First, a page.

Moeen Ali plans England Test return after briefly considering quitting
"I was actually hoping I was going to get dropped in The Ashes so I could take that opportunity to step away for a bit. Being on the road for four or five years, I thought 'I can't do this anymore'"
By Sky Sports Cricket
Last Updated: 04/02/20 4:14pm
Moeen Ali says he plans to return to Test cricket after a tough end to 2019 which saw him hope to be dropped during The Ashes, lose his red-ball contract and consider quitting the longest form for good.
Ali is currently on a break from Tests - telling Sky Sports that is due to feeling "burnt out" and wanting time away from the "intensity" - and missed England's series defeat in New Zealand and 3-1 win in South Africa.
However, the all-rounder - part of England's squad for the ODIs and T20Is against the Proteas - will chat with head coach Chris Silverwood and Test captain Joe Root over the next few weeks about whether he makes his red-ball return on the two-Test tour of Sri Lanka in March.
"I don't want anyone to think I don't love playing for England because playing for your country is the greatest thing a cricketer can do," Ali told Sky Sports' Ian Ward ahead of Tuesday's first ODI in Cape Town.
"Even in the [one-day] warm-up games here, I was thinking 'I have missed this', which is exactly the feeling I want.
"I didn't feel as valued as much as I felt I should have been, and there were times when I thought I was going to quit playing Test matches, but I spoke to Rooty and he felt I was still a big part of this team.
"I am going to speak to Spoons [Silverwood] and Rooty [about Sri Lanka] but ultimately it is about if I feel I am ready to play again. I don't want people to feel I am picking and choosing. I know I have to make sure I am fresh and mentally ready to go out and perform.
"I know even if I decide to go to Sri Lanka I might not get in straight away but I am going to fight for my place. I thought [off-spinner Dom] Bess bowled really well in South Africa but it was almost like, 'yeah, I could to that, I can still do that'.
"The ECB has been really supportive of me. I want to come back a better player and be a part of the whole journey. I don't want to ever go through [how I was feeling] again."
I was disappointed as I felt like I had a good year with the ball and a couple of good winters away but I understood why I lost it and was not too down about it. It gave me the freedom to say 'my break can be up to me now'. Then, with these T20 leagues, it made me feel like I must be a decent player if these teams are coming in for me.
Ali on losing his England red-ball contract
Elaborating on his decision to step back from Test cricket, Ali said: "I felt burnt out. It wasn't a mental issue, I just felt completely burnt out, from the travelling, the playing in such big games, the media.
"I needed to step back from cricket, international cricket in particular, just to get away from the scrutiny and intensity of everything. I love it but it was too much for me.
"I was almost not enjoying playing and that is not a great place to be. I felt it was only going to get worse so I needed to step back."
Ali was left out by England after the first Ashes Test at Edgbaston in August after scoring nought and four with the bat and taking 3-172 across Australia's two innings.
The spinner says he was hoping to be dropped, having felt "absolutely shattered" after England's successful World Cup campaign and from years of touring.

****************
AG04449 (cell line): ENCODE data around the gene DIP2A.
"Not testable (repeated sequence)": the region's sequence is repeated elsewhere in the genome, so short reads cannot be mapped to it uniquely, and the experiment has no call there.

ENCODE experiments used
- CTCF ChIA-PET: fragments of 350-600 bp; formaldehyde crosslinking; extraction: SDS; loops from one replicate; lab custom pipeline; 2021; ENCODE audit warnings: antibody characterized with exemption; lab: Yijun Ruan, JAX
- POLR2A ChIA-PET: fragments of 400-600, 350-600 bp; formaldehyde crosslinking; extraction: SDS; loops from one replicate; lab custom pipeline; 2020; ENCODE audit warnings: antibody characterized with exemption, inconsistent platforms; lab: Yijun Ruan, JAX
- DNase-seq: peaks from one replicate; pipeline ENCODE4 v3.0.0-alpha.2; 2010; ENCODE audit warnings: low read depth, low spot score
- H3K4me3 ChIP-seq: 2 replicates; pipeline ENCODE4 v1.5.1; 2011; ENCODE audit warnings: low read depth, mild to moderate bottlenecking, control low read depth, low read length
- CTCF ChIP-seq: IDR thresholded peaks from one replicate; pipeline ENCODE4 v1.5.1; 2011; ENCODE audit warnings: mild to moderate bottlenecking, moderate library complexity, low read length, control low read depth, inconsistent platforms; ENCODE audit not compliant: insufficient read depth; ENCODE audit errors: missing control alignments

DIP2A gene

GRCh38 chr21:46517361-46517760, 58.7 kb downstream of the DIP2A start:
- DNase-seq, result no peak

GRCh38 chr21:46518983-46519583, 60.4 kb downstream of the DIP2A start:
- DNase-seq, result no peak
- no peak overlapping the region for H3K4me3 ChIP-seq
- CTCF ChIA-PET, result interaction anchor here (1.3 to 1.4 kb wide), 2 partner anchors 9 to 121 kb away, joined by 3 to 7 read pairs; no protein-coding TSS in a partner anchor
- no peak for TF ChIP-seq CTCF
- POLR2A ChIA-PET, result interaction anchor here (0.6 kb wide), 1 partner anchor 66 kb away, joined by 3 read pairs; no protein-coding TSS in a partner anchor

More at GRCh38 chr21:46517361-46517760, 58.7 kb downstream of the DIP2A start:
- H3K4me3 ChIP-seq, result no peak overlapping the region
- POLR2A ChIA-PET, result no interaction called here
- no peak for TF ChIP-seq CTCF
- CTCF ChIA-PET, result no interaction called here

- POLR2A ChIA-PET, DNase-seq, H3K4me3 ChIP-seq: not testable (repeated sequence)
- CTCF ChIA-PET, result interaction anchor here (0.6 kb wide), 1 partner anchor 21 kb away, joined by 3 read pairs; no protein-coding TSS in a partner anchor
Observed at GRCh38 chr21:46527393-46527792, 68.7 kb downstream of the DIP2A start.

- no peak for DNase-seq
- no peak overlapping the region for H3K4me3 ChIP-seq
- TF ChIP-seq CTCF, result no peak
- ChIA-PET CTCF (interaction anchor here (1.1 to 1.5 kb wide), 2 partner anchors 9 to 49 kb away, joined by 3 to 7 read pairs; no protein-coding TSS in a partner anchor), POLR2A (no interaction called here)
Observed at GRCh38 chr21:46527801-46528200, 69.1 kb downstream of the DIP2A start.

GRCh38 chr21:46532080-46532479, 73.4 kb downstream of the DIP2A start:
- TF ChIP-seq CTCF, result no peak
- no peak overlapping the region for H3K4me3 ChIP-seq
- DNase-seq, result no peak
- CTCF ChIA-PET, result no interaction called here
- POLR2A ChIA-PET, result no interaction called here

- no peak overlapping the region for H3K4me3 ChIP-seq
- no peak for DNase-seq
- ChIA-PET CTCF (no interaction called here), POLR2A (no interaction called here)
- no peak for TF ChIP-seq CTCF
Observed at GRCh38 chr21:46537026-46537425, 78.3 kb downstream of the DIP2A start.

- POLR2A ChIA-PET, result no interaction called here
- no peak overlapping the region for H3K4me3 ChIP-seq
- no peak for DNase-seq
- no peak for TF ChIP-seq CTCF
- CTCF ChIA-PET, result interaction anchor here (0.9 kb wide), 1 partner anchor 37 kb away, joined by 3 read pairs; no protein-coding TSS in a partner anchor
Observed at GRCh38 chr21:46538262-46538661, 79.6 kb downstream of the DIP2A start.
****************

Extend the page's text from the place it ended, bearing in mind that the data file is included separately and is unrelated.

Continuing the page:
"I had to get myself up for the Ashes and I remember bowling thinking, 'I do not want to be here'. It is the worst possible place a cricketer can be.
"It definitely affected me. I can see when I look back that my body language was horrendous throughout the game.
"There was almost nothing happening for me. It was almost like there was no interest. It was such a big game and the harder I tried the worse I got. It was so bad.
"I definitely wasn't enjoying my cricket. I wasn't playing with the fun I usually play with and I think I was getting sucked into cricket too much.
"I was expecting not to play [the next Test at Lord's] and I was actually hoping I was going to get dropped so I could take that opportunity to step away for a bit.
"Being on the road for four or five years, I thought 'I can't do this anymore'. For me to perform for England, I needed to take this break now.
"I talk quite a lot in the changing room, try and joke around, keep the energy going, try to lift guys if they are struggling, even if I am struggling. I wasn't doing that towards the end."
Ali also spoke candidly about how he felt he was given the blame for England defeats and how social media can be extremely difficult for modern players to deal with.
"I felt that when he lost it was always 'it was his fault'. We'd be 50 all out but it would always be my shot that came up," he added.
Social media is one of the hardest things about playing for England. I've never really cared what people say about me but in the last year or so, I started to read quite a bit and that really affected me. I got sucked in, I think a lot of players do.
Moeen Ali on social media
"It was like 'he played the worst shot out of anyone'. Someone else would play a similar shot the game after and no one would bat an eyelid. I found that unfair a lot of the time.
"It becomes daunting, you are almost afraid to play any shot and you get caught in between. I have to be stronger personally, I know that. I can't blame everyone. But it does show the noise can really affect you.
"Social media is one of the hardest things about playing for England. I've never really cared what people say about me but in the last year or so I started to read quite a bit and that really affected me. I got sucked in, I think a lot of players do.
"People then talk to you like you are really struggling. You just can't get away from the noise, I guess. It 100 per cent affects the players."